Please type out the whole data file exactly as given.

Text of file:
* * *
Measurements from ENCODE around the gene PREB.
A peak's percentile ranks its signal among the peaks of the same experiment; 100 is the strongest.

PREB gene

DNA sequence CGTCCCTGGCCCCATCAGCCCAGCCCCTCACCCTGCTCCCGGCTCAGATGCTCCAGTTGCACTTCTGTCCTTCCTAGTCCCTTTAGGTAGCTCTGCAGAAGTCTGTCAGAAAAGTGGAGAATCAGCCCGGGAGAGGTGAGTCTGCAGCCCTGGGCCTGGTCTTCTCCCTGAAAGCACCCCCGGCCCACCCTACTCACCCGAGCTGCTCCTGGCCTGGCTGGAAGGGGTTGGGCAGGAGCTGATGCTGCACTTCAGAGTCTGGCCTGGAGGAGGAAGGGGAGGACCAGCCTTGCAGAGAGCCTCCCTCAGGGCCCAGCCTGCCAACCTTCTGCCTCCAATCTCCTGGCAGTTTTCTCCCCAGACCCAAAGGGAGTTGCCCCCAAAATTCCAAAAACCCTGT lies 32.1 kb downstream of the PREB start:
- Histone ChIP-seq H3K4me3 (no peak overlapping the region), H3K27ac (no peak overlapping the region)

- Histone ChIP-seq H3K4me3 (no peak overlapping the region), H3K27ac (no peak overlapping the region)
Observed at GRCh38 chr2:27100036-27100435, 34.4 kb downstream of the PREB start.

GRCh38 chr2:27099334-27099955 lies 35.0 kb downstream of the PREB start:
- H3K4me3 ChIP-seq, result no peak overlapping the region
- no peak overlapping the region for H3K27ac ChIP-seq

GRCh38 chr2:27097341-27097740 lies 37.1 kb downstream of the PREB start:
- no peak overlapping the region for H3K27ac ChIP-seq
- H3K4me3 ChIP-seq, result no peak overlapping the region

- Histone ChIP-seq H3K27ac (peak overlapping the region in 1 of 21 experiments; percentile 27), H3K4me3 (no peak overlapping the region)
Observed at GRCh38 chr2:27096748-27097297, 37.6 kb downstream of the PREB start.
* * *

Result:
Measurements from ENCODE around the gene PREB.
A peak's percentile ranks its signal among the peaks of the same experiment; 100 is the strongest.

PREB gene

DNA sequence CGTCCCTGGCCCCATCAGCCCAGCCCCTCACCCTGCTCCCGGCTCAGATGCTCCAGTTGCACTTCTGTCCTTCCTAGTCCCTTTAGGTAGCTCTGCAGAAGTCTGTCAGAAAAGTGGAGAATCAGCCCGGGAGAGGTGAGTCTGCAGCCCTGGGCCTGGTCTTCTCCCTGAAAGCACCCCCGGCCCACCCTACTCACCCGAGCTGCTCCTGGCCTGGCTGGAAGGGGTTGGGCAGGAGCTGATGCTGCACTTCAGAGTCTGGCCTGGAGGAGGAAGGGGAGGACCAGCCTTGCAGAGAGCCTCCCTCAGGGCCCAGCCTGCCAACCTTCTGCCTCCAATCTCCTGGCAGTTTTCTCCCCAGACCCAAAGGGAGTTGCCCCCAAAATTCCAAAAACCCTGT lies 32.1 kb downstream of the PREB start:
- Histone ChIP-seq H3K4me3 (no peak overlapping the region), H3K27ac (no peak overlapping the region)

- Histone ChIP-seq H3K4me3 (no peak overlapping the region), H3K27ac (no peak overlapping the region)
Observed at GRCh38 chr2:27100036-27100435, 34.4 kb downstream of the PREB start.

GRCh38 chr2:27099334-27099955 lies 35.0 kb downstream of the PREB start:
- H3K4me3 ChIP-seq, result no peak overlapping the region
- no peak overlapping the region for H3K27ac ChIP-seq

GRCh38 chr2:27097341-27097740 lies 37.1 kb downstream of the PREB start:
- no peak overlapping the region for H3K27ac ChIP-seq
- H3K4me3 ChIP-seq, result no peak overlapping the region

- Histone ChIP-seq H3K27ac (peak overlapping the region in 1 of 21 experiments; percentile 27), H3K4me3 (no peak overlapping the region)
Observed at GRCh38 chr2:27096748-27097297, 37.6 kb downstream of the PREB start.